The Cobhams: A Piratical Marriage
Eric Cobham was born in England sometime around 1700, and as a teenager was caught working in a gang that was smuggling brandy from France into England. After two years of incarceration, he stole some gold coins and used them to purchase a ship. True piracy, however, didn't emerge until Cobham and his crew captured a ship in the Irish Sea, drowned all the sailors onboard, and claimed a booty worth Â£40,000. When Cobham returned to Plymouth, England, he met Maria Lindsey. He reportedly confessed to her the atrocities he committed, and she was so enamored with him and his lifestyle that she married him the following day. Shortly thereafter, the couple set sail for the Americas and settled into the area around Newfoundland, Canada. From 1720 to 1740, the couple and their crew attacked vessels with a vengeance, securing plunder and murdering the unfortunate sailors they'd captured.
Both Eric and Maria were known for never giving quarter to those they attacked, and for their cruel and vicious methods of killing. Maria in particular found murder to be a very pleasurable exercise, sometimes tying men to the mast of their ship and using them for target practice. It took Eric some time to convince Maria to give up piracy, but eventually they did retire and purchased an estate in France.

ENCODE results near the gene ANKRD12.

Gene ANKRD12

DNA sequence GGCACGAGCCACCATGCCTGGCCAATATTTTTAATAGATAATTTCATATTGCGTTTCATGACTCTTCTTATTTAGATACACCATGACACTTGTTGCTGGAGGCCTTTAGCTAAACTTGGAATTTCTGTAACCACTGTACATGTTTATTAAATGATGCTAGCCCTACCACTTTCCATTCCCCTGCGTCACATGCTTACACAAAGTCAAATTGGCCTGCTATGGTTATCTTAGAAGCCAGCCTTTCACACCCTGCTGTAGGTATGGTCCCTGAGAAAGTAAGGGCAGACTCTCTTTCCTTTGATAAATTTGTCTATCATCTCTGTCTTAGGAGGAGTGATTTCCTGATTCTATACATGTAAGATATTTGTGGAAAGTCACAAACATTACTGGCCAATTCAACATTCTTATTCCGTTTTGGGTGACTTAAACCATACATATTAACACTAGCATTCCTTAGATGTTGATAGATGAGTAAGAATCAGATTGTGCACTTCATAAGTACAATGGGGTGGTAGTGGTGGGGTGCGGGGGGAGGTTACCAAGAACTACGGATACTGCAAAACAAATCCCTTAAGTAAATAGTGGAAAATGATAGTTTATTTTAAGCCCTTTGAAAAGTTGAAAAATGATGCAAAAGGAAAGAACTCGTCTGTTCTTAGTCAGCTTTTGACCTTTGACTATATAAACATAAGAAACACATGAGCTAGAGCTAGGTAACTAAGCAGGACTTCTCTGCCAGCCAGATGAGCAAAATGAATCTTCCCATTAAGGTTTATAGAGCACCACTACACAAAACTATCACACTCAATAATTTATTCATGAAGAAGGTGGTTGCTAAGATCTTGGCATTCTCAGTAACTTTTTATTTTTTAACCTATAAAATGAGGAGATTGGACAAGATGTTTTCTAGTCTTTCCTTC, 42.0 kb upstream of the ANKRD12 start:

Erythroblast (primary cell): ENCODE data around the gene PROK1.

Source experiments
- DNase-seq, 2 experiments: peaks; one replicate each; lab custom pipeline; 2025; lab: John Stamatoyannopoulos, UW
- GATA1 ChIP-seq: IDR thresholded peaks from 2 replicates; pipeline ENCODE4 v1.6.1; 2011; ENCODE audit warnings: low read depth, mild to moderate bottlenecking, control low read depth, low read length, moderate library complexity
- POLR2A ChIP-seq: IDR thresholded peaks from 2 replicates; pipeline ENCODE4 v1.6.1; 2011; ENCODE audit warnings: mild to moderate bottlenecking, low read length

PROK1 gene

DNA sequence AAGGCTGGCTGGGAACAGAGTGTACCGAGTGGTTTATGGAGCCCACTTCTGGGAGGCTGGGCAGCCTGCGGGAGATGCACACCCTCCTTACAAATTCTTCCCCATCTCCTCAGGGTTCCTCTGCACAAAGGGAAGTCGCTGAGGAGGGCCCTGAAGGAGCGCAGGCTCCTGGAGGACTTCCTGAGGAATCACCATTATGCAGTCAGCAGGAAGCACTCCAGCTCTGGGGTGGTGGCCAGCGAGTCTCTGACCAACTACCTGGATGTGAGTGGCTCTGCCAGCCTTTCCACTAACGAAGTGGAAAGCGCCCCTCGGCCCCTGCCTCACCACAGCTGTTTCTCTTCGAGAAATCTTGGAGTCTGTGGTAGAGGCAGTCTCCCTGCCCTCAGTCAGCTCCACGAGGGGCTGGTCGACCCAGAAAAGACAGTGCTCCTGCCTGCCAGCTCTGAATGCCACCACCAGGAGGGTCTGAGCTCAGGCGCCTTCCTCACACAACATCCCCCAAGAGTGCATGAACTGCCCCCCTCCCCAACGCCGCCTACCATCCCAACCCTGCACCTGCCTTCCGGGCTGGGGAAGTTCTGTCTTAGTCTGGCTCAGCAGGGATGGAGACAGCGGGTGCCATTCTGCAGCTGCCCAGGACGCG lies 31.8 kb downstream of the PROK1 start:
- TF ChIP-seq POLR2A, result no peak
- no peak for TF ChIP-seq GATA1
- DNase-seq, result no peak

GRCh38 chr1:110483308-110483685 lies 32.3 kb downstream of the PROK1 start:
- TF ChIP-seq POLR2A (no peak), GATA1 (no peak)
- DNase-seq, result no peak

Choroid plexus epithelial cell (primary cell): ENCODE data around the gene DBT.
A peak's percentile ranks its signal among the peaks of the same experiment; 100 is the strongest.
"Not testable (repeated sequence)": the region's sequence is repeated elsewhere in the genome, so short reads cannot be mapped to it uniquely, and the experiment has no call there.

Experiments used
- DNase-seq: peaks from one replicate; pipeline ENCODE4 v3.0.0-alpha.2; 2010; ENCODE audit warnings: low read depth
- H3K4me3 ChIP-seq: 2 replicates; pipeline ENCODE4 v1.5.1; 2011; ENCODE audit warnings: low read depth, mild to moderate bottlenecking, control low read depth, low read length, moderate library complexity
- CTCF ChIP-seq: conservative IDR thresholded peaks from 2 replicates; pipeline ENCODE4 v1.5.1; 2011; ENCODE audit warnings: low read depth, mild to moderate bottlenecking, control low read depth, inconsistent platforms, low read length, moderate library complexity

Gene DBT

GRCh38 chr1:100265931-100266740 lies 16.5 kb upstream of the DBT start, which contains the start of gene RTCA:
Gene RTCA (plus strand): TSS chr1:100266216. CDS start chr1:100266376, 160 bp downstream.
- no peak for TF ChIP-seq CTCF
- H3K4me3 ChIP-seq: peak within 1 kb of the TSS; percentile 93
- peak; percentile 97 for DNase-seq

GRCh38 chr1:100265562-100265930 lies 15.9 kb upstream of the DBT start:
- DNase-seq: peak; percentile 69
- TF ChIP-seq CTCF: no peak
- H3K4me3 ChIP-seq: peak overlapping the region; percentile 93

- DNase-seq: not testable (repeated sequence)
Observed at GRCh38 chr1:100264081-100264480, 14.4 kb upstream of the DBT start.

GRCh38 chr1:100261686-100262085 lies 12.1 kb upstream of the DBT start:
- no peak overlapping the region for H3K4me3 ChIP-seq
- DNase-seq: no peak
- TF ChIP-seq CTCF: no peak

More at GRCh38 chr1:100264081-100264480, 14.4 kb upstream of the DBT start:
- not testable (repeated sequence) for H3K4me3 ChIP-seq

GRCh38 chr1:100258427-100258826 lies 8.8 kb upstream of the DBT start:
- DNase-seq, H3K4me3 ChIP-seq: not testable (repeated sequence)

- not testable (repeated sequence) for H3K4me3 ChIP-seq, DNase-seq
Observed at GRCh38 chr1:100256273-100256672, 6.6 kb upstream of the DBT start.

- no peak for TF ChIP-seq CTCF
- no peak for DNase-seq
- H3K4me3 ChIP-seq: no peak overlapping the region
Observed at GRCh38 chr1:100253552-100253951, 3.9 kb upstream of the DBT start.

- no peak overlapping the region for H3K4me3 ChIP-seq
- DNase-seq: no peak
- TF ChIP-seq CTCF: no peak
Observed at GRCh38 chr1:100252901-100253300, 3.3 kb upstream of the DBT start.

Eric Cobham adjusted quite well to being a landlubber, becoming a magistrate and living respectably. Maria, on the other hand, couldn't handle the life of a “proper” lady, and is said to have either killed herself or was murdered by her husband, depending on what version of the story is being told.
As a husband and wife pirate team, Eric and Maria Lindsey Cobham were a rarity in the pirate realm, and while their tale is exciting, it is often cited as pure fiction. No mention of either individual was ever made until the 1920s, and Eric is an uncommon name for someone born in 1700s England. Their story was allegedly written by Eric to be published after his death, but his wealthy family purchased every copy and burned them — all except for one copy that is supposedly in the French National Archives. In addition, details of the story don't correspond to known facts of the era, so it's highly unlikely that this cruel husband and wife pirate team really existed.